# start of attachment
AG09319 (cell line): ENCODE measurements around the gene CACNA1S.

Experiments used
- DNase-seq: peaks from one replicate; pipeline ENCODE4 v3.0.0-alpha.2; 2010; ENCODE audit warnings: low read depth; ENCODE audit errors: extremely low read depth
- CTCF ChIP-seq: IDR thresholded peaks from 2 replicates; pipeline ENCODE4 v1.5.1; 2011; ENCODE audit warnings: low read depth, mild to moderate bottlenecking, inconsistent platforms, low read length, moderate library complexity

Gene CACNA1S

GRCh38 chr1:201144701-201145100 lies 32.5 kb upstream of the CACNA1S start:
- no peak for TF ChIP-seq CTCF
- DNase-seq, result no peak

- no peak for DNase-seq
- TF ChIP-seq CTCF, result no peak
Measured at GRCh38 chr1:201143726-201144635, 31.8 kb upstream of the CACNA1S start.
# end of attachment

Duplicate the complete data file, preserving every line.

AG09319 (cell line): ENCODE measurements around the gene CACNA1S.

Experiments used
- DNase-seq: peaks from one replicate; pipeline ENCODE4 v3.0.0-alpha.2; 2010; ENCODE audit warnings: low read depth; ENCODE audit errors: extremely low read depth
- CTCF ChIP-seq: IDR thresholded peaks from 2 replicates; pipeline ENCODE4 v1.5.1; 2011; ENCODE audit warnings: low read depth, mild to moderate bottlenecking, inconsistent platforms, low read length, moderate library complexity

Gene CACNA1S

GRCh38 chr1:201144701-201145100 lies 32.5 kb upstream of the CACNA1S start:
- no peak for TF ChIP-seq CTCF
- DNase-seq, result no peak

- no peak for DNase-seq
- TF ChIP-seq CTCF, result no peak
Measured at GRCh38 chr1:201143726-201144635, 31.8 kb upstream of the CACNA1S start.